Words to Describe My Path  

When age fifty-eight I found myself, once again, at a crossroad in life. A constellation of major events had coincided to release me, temporarily, into the world, living alone and without a job.

Newly based in San Jose, California, I wandered, in a 1988 Honda for around a month throughout the US southwest. In Arizona, I met, separately, two people who were friends of a friend in the place I had just left. The first had the promise of a possible romance, the second was a place, near Kingman, to rest and recover.The romance didn’t ignite, so I traveled to Kingman.

Looking over the mountain forest from a spacious living room, I began to ponder my life’s path. I perceived recurring patterns. Try as I might, to go in direction A or B, I seemed always to revert to C.

After some thought-less viewing of the forest, I found myself at peace and wrote this:

Words to describe my path

To let go; to not-cling

To accept; things are as they are

To be open; to learn about the universe/my-“self”; to reveal the spirit residing within

To live simply

To nourish loving relationships

To create and maintain a private space

To contribute to useful processes

To avoid negative people and processes

I have revisited these words many times in the ensuing twenty-three years, just as I have this morning in Stockholm and find no reason to add to, or subtract from, what I wrote in Kingman more than two decades ago.

Now, enough of words, and back to the weekly laundry…

 

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2 thoughts on “Words to Describe My Path  

  1. Ron, there is a lot of wisdom in this written “Philosophy of Pavella” made so many years ago. Eight (let us call them “rules”) for living a good life – for walking a balanced Path. And to honestly and openly endeavour whatever lays beyond the next second, minute, hour, day, week, month, year…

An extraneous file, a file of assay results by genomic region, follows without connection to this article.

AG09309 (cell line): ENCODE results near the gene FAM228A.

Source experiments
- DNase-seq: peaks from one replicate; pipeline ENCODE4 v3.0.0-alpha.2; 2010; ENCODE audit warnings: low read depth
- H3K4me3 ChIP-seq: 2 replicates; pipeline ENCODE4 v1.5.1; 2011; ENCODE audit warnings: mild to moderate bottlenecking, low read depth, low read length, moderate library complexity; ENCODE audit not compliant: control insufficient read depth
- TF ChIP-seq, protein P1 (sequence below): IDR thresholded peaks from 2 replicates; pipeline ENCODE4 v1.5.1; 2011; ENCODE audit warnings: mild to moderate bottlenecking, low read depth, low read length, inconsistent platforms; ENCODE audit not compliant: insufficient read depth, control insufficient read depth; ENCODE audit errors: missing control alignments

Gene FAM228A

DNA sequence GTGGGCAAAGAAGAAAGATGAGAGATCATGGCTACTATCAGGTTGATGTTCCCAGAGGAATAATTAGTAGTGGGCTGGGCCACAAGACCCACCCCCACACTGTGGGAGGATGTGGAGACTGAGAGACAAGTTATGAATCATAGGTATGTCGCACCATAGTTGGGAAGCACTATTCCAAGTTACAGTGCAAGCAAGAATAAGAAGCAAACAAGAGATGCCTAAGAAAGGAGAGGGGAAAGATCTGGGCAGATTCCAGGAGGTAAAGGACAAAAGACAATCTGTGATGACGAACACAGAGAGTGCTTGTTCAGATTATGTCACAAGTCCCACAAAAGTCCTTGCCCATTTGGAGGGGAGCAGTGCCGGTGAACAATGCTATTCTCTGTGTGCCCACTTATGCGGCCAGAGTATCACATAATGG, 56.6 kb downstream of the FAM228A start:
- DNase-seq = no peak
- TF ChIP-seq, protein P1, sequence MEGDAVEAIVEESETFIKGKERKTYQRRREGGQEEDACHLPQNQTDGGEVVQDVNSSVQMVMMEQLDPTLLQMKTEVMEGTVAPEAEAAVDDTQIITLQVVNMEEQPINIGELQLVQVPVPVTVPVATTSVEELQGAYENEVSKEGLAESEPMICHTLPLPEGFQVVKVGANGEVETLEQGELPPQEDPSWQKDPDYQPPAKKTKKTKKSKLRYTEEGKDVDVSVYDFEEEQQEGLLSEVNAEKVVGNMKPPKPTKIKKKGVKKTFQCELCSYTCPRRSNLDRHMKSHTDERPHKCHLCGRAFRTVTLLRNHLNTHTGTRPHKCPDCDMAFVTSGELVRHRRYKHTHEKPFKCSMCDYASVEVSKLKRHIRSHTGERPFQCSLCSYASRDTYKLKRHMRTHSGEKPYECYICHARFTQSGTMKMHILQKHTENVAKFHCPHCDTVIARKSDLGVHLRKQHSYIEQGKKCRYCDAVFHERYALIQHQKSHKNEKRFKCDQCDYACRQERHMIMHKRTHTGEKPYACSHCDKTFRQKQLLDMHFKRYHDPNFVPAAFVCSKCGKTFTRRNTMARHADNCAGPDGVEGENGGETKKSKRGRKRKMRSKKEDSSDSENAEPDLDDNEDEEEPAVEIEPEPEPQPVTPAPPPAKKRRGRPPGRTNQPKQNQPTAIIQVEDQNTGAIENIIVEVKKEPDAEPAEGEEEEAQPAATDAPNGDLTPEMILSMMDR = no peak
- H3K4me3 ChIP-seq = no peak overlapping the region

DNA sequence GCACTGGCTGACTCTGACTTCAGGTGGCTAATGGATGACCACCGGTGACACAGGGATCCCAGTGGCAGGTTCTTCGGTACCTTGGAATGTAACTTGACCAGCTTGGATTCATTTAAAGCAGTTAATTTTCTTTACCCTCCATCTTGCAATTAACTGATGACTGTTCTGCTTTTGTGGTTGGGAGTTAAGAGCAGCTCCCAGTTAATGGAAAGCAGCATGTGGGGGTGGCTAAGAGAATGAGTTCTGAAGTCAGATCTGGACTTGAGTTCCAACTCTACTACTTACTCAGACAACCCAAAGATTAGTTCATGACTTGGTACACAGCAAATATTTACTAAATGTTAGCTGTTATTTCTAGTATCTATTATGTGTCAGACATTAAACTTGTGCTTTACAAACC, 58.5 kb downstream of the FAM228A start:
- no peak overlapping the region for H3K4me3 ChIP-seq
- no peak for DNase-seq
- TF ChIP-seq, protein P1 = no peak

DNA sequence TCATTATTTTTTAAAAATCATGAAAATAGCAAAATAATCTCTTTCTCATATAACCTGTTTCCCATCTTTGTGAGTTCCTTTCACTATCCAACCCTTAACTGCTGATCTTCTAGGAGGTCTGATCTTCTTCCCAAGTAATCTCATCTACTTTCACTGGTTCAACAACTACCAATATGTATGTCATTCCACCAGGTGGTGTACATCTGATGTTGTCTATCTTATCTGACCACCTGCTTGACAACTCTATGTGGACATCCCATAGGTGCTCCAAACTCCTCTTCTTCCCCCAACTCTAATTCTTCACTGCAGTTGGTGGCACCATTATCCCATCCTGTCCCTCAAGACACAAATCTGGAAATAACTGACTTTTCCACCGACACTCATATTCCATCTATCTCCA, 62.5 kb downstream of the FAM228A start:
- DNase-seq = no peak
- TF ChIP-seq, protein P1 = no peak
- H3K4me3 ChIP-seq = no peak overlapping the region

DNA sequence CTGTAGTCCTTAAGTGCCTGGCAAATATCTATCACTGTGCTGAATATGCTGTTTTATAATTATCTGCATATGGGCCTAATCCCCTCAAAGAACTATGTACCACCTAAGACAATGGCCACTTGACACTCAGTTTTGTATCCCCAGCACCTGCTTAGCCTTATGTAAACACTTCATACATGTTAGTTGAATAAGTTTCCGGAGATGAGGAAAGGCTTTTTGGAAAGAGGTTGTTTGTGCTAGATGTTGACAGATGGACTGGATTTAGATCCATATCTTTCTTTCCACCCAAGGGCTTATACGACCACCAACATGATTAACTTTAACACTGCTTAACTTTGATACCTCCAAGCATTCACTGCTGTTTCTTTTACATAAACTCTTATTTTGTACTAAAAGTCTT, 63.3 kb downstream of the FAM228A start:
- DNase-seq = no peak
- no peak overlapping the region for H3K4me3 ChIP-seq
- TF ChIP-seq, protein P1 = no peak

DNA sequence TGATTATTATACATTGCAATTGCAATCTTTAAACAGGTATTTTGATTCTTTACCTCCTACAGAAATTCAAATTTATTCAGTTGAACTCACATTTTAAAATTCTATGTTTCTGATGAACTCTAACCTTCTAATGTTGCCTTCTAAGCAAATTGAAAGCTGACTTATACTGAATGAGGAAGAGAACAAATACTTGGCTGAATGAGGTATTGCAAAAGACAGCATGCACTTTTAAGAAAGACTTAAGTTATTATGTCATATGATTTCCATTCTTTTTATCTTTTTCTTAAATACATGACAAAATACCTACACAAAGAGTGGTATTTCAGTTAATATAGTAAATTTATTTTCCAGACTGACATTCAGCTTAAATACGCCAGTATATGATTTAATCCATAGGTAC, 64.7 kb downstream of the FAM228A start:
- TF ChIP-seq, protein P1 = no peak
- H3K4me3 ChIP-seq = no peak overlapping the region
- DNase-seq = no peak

Wisdom is somehow eternal. It moves through time. From the ancient Melissus to todays Malala. Like an unseen entity, but not unheard.

    My thoughts about your written Philosophy Ron.
    It comes in the form of human arts:

    1 To let go; to not-cling – The art of Moving on

    2 To accept; things are as they are – The art of Acceptance

    3 To be open; to learn about the universe/my-“self”; to reveal the spirit residing within – The art of Growing

    4 To live simply – The art of Content

    5 To nourish loving relationship – The art of Caring

    6 To create and maintain a private space – The art of Balance

    7 To contribute to useful processens – The art of Giving

    8 To avoid negative people and processens – The art of Choosing

    If you could go back in time Ron. Back to to meet yourself – just for an hour – in Kingman, the fifty-eight year old Ronald, what would you say to him about his future Path? For example does it really matters, in life, if we are walking in direktion A, B or C? Are they maybe one and the same? Could we ever really walk another path then our own? Are we asking ourselves the right questions?

    Big questions! Most likely with a billion answers. But to me questions like this are inspiring. And wisdom has a tendency to awake those questions in us!

    I end this with one of my favourite quotes from a poem by Charles Bukowski:

    “What matters most is how well you walk through the fire.”

    May the force be with you,

    Tony

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